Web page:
The Credit Card Dilemma: Prepaid or Not Prepaid?


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The following is a guest post. Enjoy!

The Credit Card Dilemma: Prepaid or Not Prepaid?


If you’re asking yourself this question, it is likely that you have had a bad credit run in the past, or that you don’t qualify for credit because you’ve never had any. Prepaid credit cards offer a way for you to break the cycle of having no credit or bad credit by providing a way for you to build credit and earn the trust of your lending institution. And, because they are prepaid, they eliminate risk for the card issuer.

First, it is important to verify whether you are getting a prepaid credit card or a prepaid debit card. It may seem that the difference is all in the semantics, but prepaid credit cards help you build credit where debit cards do not. If your primary goal is to improve your financial standing, this could be a critical difference.

The Pros of Prepaid Credit Cards


In terms of the process of using it, having a prepaid credit card is just as convenient as having a regular credit card. You can get a card with any of the major issuers such as Visa or Mastercard, and you can use your card both in person and online. The only person who knows it is prepaid is you.

You may be asking yourself why not skip the trouble and just get a debit card. Prepaid credit cards may not operate on borrowed money, but they are linked to a lending institution, which gives them the opportunity to monitor your spending and payment habits. It also gives you the chance to prove that you are a credit-worthy consumer, which is why prepaid is a good way to build a path to a regular credit card.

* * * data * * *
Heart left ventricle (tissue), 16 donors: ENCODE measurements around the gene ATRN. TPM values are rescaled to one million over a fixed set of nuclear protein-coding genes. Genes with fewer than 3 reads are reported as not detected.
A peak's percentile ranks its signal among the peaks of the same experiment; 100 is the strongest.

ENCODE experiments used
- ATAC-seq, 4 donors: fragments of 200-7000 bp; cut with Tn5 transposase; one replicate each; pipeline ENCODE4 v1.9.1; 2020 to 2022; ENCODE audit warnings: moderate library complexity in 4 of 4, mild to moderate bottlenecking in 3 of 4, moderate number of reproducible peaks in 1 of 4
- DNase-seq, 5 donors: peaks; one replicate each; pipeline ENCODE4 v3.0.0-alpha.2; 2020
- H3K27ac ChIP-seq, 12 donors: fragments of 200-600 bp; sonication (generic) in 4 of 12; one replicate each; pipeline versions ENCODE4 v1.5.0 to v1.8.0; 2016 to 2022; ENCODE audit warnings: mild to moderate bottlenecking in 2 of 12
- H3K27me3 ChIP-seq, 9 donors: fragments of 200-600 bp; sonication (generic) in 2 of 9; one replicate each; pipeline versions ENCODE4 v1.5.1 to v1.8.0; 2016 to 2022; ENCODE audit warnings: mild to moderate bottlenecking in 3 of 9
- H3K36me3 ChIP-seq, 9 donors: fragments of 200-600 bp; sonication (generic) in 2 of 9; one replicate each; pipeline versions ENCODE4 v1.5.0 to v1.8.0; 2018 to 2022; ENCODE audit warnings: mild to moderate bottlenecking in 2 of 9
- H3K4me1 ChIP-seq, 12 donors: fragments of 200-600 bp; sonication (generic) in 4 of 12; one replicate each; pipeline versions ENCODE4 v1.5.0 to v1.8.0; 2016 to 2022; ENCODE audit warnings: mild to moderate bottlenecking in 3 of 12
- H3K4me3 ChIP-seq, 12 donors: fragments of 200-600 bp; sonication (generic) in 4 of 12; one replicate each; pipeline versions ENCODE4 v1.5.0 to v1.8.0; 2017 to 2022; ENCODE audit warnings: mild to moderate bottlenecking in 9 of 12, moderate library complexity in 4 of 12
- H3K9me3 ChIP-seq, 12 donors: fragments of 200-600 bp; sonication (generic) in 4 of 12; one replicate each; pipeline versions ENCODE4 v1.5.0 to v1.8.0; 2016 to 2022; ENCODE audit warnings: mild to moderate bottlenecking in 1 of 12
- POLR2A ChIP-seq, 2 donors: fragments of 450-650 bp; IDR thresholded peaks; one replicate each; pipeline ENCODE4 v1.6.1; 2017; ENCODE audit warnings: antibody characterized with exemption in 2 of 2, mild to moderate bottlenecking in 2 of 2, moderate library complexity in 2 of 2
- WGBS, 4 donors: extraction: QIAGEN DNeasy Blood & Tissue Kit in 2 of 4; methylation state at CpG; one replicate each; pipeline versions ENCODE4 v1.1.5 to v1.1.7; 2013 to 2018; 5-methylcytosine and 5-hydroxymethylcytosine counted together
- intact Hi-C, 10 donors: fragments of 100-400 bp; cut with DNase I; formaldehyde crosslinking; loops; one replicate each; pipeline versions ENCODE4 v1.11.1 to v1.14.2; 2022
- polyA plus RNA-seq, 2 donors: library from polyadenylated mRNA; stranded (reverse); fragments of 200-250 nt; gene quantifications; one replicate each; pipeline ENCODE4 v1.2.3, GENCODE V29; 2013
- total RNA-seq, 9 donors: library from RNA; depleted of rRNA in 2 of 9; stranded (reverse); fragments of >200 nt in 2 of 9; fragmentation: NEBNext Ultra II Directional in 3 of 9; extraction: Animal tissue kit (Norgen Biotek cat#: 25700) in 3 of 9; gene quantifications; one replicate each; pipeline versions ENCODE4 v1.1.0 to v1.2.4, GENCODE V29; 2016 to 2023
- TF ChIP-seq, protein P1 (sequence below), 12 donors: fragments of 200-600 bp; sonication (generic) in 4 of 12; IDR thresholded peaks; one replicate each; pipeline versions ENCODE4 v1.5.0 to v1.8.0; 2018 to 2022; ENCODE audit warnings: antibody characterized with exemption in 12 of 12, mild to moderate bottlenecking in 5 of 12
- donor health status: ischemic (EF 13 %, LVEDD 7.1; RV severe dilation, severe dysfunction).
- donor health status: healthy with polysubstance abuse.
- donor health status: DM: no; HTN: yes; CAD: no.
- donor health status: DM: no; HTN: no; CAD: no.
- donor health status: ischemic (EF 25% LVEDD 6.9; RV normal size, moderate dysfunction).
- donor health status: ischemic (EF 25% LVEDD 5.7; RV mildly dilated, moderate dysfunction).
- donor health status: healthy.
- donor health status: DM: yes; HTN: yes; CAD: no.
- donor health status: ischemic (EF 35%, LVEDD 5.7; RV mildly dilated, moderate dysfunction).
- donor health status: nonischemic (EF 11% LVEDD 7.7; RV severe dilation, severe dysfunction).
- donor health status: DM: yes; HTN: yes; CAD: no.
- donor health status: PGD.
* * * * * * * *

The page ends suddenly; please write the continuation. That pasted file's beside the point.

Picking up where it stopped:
Prepaid cards are also useful if you are trying to budget your money because they only allow you to spend what you have. If you want to break away from the “buy now, pay later” spending habit that leads to debt, a prepaid card can help you curb impulse shopping.

The Cons

 of Prepaid Credit Cards


Prepaid credit cards usually have more fees than other kinds of cards, so you’ll find that it is a more expensive way to put your money to use. In addition to an initial sign-on fee, you’ll also have to pay transaction fees every time you use the card, a fee for reloading your card, and a monthly fee for account administration. And, these are just the tip of the iceberg. Considering that you’re paying all of these fees to use your own money, having a prepaid card may not be worth the expense to some.

Also, what you initially count as an advantage can quickly become an inconvenience with prepaid cards. While having a set amount of money available to spend can help you budget effectively, it can also make for an inconvenient — or worse, embarrassing — situation when you have reached that limit. The balance for many prepaid cards cannot easily be checked because they don’t operate like normal credit cards or debit cards. So, if you’re heading out to make a big purchase, it is best to check your balance before you leave home.


Conclusion